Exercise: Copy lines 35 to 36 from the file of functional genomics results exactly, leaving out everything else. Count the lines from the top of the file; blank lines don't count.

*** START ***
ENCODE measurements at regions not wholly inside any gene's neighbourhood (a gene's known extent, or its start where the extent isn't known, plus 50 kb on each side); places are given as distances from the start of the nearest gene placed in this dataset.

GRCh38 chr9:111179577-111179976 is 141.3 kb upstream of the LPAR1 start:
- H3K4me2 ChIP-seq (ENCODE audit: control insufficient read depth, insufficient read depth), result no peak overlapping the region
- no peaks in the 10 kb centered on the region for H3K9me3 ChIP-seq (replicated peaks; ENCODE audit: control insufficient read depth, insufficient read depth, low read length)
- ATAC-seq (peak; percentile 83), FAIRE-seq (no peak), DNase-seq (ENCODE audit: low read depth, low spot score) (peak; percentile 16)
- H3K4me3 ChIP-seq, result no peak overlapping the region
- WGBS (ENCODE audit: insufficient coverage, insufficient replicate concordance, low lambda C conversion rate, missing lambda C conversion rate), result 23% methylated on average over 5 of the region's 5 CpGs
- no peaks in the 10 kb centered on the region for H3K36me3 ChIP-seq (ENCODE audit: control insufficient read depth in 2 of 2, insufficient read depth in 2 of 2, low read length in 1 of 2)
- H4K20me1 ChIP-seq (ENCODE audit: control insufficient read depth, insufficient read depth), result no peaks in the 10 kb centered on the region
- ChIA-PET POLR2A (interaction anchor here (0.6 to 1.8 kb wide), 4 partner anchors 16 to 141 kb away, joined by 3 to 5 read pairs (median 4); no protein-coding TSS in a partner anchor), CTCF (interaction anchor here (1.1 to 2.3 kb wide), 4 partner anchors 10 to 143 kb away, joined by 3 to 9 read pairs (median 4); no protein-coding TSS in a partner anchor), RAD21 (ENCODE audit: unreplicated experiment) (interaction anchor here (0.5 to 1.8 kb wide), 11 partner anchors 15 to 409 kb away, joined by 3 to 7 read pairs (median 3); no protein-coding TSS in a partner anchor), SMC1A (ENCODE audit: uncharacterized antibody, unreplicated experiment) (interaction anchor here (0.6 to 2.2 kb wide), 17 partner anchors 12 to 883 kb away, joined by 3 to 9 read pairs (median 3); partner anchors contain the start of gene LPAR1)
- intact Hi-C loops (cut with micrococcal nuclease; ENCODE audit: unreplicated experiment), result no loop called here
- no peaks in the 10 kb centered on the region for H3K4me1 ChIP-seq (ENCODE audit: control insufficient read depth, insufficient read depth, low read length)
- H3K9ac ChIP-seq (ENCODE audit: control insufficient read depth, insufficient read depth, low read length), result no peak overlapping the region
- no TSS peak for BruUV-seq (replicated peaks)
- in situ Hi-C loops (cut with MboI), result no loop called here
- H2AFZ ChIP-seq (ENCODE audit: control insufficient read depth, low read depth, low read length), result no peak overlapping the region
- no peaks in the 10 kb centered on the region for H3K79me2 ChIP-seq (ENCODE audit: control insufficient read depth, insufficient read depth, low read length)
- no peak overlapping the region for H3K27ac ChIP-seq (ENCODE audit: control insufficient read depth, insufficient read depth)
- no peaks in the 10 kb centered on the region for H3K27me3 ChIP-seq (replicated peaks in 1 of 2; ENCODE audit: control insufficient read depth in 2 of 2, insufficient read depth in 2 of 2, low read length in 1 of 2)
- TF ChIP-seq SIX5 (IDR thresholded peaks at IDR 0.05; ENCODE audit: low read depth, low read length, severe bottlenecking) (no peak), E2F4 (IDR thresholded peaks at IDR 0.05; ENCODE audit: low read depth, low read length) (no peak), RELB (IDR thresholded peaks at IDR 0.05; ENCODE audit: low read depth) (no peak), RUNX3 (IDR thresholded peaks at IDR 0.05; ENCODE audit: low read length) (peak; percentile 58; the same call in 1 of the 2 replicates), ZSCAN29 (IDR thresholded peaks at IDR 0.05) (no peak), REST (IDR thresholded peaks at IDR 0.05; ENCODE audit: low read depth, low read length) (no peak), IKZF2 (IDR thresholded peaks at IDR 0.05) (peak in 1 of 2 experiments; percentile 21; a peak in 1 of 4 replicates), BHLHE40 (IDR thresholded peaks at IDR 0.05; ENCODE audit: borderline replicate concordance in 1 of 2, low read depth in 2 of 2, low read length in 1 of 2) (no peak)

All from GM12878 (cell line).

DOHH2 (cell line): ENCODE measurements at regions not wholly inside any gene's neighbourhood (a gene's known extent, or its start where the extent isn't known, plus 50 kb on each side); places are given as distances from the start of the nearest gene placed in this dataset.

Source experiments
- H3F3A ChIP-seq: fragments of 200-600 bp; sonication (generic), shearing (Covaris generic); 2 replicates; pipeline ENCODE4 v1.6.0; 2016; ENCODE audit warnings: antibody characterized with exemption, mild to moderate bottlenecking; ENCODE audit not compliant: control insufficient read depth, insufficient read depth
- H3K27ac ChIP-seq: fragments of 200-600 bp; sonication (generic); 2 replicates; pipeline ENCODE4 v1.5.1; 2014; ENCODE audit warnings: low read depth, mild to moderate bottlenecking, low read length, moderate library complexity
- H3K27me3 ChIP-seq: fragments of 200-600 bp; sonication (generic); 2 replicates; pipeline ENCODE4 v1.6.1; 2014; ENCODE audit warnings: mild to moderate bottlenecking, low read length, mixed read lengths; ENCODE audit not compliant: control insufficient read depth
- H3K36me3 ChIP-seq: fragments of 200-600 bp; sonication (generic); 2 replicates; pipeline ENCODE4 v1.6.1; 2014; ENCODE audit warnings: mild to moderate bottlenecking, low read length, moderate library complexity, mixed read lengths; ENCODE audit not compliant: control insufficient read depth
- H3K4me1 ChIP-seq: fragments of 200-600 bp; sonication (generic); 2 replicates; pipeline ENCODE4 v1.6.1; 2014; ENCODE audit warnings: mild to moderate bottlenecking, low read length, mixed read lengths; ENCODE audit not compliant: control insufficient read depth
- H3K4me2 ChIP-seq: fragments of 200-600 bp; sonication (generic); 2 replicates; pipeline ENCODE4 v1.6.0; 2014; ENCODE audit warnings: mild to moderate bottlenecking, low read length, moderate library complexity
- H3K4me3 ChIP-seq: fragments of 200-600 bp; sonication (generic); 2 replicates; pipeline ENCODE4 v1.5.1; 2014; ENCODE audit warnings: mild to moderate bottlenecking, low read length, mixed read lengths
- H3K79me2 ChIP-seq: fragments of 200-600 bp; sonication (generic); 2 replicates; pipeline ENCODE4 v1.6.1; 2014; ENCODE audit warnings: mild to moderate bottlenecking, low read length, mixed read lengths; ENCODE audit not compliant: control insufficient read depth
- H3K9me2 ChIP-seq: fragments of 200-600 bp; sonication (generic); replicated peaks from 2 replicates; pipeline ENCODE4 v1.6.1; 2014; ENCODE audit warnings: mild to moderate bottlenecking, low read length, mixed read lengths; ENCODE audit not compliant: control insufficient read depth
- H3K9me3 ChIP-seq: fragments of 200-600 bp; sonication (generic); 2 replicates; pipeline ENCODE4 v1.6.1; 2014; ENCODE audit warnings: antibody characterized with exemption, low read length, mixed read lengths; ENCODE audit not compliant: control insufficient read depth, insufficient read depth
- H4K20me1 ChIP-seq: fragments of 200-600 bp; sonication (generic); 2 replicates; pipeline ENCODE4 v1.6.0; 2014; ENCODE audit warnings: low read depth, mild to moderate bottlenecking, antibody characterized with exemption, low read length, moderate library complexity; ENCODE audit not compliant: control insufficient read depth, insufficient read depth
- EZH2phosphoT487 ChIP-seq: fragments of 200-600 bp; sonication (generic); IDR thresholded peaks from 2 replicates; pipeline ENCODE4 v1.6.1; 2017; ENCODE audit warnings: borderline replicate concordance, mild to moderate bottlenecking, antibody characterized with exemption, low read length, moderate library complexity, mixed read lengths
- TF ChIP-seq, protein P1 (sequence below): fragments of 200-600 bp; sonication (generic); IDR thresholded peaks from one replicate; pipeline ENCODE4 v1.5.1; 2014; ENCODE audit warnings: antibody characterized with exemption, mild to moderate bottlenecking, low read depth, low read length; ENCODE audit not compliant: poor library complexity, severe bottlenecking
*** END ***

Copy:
- EZH2phosphoT487 ChIP-seq: fragments of 200-600 bp; sonication (generic); IDR thresholded peaks from 2 replicates; pipeline ENCODE4 v1.6.1; 2017; ENCODE audit warnings: borderline replicate concordance, mild to moderate bottlenecking, antibody characterized with exemption, low read length, moderate library complexity, mixed read lengths
- TF ChIP-seq, protein P1 (sequence below): fragments of 200-600 bp; sonication (generic); IDR thresholded peaks from one replicate; pipeline ENCODE4 v1.5.1; 2014; ENCODE audit warnings: antibody characterized with exemption, mild to moderate bottlenecking, low read depth, low read length; ENCODE audit not compliant: poor library complexity, severe bottlenecking